I have faced a dilemma I feel isn’t shared by too many - the music I mostly listen to really wasn’t recorded with playback quality in mind. Yet, I love getting the best quality playback I can, even though it doesn't really matter for half of what I listen to. Muppetface over on head-fi has a lot to say on this topic too.

In the end, I think most of us would agree with Mark’s main points:
- If you want to improve your enjoyment of music, first get yourself some decent headphones.
- Then, if you want more, improve your gear, and your file formats. (but, get those headphones first!)
- Hi-res is never going to catch on till it’s affordable.

I’ve noticed a lot of knee-jerk dislike of audiophilia, even among people who would seemingly be in the target demographic. I’ve got several friends who have zero fear of appearing elitist - they buy beautiful black cars seemingly on a whim, and they’ve always got the latest television, and yet they seem to think spending $500 on good headphones would just be letting somebody take advantage of them. They’d rather save their money. For them, it just feels too easy to end up buying snake oil, so they steer clear of all of audiophilia. It certainly doesn't help us that we can't present a consistent message to the wider world: "this is what matters the most. After that, these things also matter..."

Michael Lavorgna's picture
I'll check out his music reviews.

Cheers.

rthurlow's picture

I am not currently rushing out to buy a Pono, as I am at a state where I am more likely buying more music and cheap Sansa players to replace the ones my kids lose. But I have a DVD-Audio/SACD system, and know that red-book CD audio can be beaten.

I would expect I could hear and appreciate the benefits of a Pono or a high-end Sony. I don't find the Pono's price especially onerous, either - how much were the first Walkmans in today's dollars?

I DO wish the high-res revolution hadn't pretty much discarded multi-channel audio, though. To my ear, multi-channel was the thing that blew me away, not the sampling rate and bit depth improvements. So I would be spending in another direction if there was stuff to buy (sob!).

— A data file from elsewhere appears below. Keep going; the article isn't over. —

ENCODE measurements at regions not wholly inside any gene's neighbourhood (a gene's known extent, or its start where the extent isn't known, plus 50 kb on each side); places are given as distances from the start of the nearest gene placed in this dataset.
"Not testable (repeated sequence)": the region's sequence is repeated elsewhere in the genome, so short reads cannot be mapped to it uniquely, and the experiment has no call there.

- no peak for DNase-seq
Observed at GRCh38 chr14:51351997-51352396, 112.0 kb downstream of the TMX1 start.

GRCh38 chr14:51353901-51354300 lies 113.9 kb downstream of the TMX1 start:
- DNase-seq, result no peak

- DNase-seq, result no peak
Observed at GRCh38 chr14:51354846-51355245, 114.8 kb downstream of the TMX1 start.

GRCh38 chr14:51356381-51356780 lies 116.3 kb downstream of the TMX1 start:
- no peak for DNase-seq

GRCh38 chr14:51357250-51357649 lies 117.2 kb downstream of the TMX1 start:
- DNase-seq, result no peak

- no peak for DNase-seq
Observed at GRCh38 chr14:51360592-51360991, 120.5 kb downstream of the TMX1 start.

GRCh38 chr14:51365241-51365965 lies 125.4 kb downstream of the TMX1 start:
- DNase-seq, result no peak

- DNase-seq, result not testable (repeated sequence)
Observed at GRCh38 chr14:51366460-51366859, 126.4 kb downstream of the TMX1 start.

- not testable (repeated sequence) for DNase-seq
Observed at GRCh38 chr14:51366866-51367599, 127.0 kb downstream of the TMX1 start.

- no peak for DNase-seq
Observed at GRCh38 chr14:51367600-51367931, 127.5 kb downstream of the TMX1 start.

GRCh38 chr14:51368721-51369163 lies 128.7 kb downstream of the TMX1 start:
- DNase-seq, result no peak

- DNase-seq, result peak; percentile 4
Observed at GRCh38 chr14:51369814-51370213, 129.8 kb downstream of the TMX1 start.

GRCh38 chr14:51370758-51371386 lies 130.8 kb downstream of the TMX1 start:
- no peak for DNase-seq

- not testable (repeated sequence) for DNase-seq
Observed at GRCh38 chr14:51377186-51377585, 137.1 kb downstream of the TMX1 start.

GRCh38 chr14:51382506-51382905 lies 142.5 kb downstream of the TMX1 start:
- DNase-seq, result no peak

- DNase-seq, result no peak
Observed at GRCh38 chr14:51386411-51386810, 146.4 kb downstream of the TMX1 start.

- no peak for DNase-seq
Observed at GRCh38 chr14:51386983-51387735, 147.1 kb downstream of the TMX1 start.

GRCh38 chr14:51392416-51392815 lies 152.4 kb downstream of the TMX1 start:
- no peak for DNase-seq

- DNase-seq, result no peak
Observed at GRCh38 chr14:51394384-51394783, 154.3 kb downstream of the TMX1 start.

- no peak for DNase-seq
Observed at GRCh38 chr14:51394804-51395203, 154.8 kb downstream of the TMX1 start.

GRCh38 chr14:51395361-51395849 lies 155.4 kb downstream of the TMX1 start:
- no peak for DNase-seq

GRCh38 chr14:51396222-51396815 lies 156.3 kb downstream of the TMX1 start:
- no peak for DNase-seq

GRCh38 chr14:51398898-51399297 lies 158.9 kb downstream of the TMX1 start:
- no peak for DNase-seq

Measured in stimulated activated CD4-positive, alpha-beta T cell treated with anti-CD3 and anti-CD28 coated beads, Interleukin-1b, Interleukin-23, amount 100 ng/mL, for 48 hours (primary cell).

Shp's picture

I think the article and thread are similar to a bunch of organic health food people discussing whether their diets and Whole Foods are elitist.

And the answer to both is probably the same. "Yes."

Imagine a conventional food eater and an organic food eater debating whether, blindfolded, they can tell the difference in organic and GMO apples, grass fed cattle and free range omelettes.

The Whole Foods shopper can debate all the intricate differences between different organic certifying organizations, GMO, raw food vs. cooked food, etc., And the conventional eater will just nod while noshing down a Fatburger, completely happy.

See what I mean?

For a bit of fun, search YouTube for "Whole Foods Parking Lot," shot around the corner from me.

Tom D's picture

yes there is a such thing as good beer and yes hires downloads can sound better then cd's. Funny how somebody here has combined my 2 vises.
First someone said "good beer". I used to drink cheap beer but a few years back I became an IPA guy. In the winter I also dabble in a few of the nice barrel aged stouts. Once you acquire a taste for the good stuff you can not drink cheap beer any more. It is so much more enjoyable to sit back in front of your speakers in the sweet spot and drink a really good IPA or 2 while you listen to your favorite hi res tunes then to drink a six pack of some garbage beer. Totally different experience. anyway, I think music is why we are here.
I don't have a Pono but a couple years back Michael helped me understand computer music and helped me(quite patiently. thanks again Michael) set up a nice system. Two years later everything I listen to comes from my NAS. Lots and lots of ripped CD's and quite a few hi res downloads. Every Tuesday, part of my day consists of checking out whats new on HD tracks and Acoustic Sounds.
do I like spending big bucks on something that doesn't physically exist? Not really. Do the hi res downloads always sound better then there CD counterparts? Again, no, not always. But when they do sound better, you can here things in the music that you have never heard before. I haven't had a turntable since before I had kids so I can't compare to vinyl but the fact that hi res sounds good and you get the bonus of being able to play any song, any time without getting out of your chair makes it all worth while to me. No need for a scientific answer. I just know what my tastebuds and ears tell me

Michael Lavorgna's picture
Hi Tom,

Great to hear you're enjoying your system.

Cheers.

Tom D's picture

Yeah , I still hate computers but I sure love computer music now. I'm addicted though. I try and buy every song that I have ever heard and liked, and I like a lot of stuff. This week, although not the norm, I bought 3 albums from HD tracks and I'm still considering another one and I also just ordered a couple cd's from Amazon. Also planning a big upgrade on my 25 year old amp. Having a hard time convincing myself to spend the big bucks on that one though.

marcusavalon's picture

Does the format really matter?

I listen to music for pleasure.